San Diego (Photo by Yessica Liliana Porras.)
 
Convent of San Diego, 17th Century. Quito, Ecuador. This is part of the mural at the church of San Diego. Here you can observe the various layers of the mural painting, and its condition. To the left we have a group of donors, in the middle the face of Jesus crucified, and to the right a figure with crossed hands. (Photo by Yessica Liliana Porras.)
 
After two weeks of traveling, I arrived at my final destination Colombia; this was an emotional leg. I am from Colombia, but due to the violence that once pervaded throughout the country, I was never able to travel freely. My first stop was in the city of Popayan, and the similarities with the mural work of Quito was astounding. The church of the Carmelites provided me with an exciting mural example. The unpretentious façade was once ornamented with trompe l'oeil columns and marbled friezes. From Popayan, I took a break from my mural “hunting” and visited Silvia, Cauca, hiked the volcano of Purace, and visited the subterranean tombs of Tierradentro. These places are located inside the indigenous territory of the Guambiano, Kokonucos, and the Páez. The tombs at Tierradentro had richly painted walls; I was in awe with the colors and styles of these paintings. These pre-conquest paintings reminded me of the prevalence of mural painting across cultures. After many hours of bus and plane rides, I was out into my final venture. I went to the city of Tunja, in the heart of the Boyaca department. This area was inhabited by the Muisca people before the Spanish conquest to make it the center of their empire in the Northern Andes. Tunja received me with well-preserved mural works that differ from the ones I found in Ecuador and Cusco. I was also able to find mural works in private residences like in the house of the town’s clerk Don Juan de Vargas, built in the sixteenth century. Some of the colors of this mural were made using pig’s blood. When various plagues emerged in the mid-seventeenth century, the ceiling was concealed to prevent possible infection. This concealment allowed for their pristine preservation. During my time in Boyacá I was able to visit nearby small towns in that appear to be frozen in time, colonial towns that preserved beautiful mural work. My final stop was the perfect end of my mural search. The town’s church of Turmeque had a mural program painted about three hundred years ago. It was discovered under the white plaster walls of the church in 1988. This mural program was one of the oldest I found on my trip painted in the 1500's. Thanks to their concealment the murals went through a preservation work that did not attempt to renew them but to conserve them.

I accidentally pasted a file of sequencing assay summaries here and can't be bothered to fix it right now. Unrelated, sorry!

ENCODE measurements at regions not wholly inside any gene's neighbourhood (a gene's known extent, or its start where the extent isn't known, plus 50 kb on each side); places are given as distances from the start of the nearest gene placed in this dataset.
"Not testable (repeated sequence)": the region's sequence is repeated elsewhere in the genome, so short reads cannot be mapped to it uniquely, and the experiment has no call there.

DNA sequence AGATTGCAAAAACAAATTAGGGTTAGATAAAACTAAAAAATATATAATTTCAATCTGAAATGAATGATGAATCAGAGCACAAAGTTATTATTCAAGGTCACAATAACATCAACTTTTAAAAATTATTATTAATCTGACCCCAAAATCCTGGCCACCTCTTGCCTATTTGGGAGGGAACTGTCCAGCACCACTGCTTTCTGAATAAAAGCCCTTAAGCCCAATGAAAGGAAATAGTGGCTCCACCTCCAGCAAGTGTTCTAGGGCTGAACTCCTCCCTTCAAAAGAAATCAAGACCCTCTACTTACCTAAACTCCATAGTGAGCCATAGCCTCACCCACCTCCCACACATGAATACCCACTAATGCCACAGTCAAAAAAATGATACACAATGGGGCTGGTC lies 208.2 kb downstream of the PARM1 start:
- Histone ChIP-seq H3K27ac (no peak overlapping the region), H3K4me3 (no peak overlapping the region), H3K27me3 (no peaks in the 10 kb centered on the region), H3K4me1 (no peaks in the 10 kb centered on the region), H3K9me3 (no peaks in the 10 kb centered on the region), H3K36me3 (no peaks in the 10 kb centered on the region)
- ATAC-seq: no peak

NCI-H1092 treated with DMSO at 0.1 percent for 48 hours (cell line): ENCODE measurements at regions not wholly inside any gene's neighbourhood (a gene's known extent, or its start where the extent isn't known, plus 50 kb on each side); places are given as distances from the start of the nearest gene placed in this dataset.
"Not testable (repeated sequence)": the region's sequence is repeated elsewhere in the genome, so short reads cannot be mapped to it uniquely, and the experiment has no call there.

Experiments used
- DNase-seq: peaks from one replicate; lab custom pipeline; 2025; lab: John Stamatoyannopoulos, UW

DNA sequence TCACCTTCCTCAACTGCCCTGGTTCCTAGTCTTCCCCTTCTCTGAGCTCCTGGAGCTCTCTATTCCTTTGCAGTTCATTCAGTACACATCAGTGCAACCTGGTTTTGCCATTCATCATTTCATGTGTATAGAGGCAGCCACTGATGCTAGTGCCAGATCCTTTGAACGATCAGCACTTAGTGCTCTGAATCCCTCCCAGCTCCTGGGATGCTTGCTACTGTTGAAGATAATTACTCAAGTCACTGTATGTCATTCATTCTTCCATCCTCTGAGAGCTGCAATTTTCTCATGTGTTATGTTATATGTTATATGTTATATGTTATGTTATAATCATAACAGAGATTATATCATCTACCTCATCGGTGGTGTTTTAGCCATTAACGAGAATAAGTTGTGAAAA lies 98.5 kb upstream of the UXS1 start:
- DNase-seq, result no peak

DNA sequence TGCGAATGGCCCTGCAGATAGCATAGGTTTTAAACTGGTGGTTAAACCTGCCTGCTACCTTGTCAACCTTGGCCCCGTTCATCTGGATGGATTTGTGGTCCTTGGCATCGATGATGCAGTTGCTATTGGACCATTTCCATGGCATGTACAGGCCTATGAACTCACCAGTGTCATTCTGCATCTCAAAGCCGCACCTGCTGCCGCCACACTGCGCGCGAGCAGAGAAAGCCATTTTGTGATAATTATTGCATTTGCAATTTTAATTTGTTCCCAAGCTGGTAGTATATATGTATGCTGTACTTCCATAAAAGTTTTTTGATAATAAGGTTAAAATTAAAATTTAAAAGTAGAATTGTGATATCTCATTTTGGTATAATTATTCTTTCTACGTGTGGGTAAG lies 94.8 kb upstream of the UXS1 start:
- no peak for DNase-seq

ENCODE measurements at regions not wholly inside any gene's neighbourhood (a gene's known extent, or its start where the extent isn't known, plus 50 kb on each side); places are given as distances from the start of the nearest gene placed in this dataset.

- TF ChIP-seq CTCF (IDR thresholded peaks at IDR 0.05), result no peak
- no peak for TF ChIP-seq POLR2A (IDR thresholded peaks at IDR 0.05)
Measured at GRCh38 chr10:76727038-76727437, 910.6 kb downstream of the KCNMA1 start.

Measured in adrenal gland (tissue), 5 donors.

Tierradentro (Photo by Yessica Liliana Porras.)
 
National Archaeological park Tierradentro, 6th-9th Century C.E. Cauca, Colombia. Subterranean tomb with wall paintings.  (Photo by Yessica Liliana Porras.)
 
 In the forty days of my journey, I performed an academic pilgrimage that included more than thirty churches. Besides the information collected for my future dissertation work, I realized that I would not have had a successful trip without the kindness of the people I met at every stop. They entrusted me with the study of their cultural heritage. Colonial murals reflect the unique story of each region. Although these countries were part of the indoctrinating efforts of the Spanish empire, each region was able to hold into some unique elements from their past. Through the study of mural painting, I want to find the details that hold the hidden history of the people that created and coexisted in those religious spaces.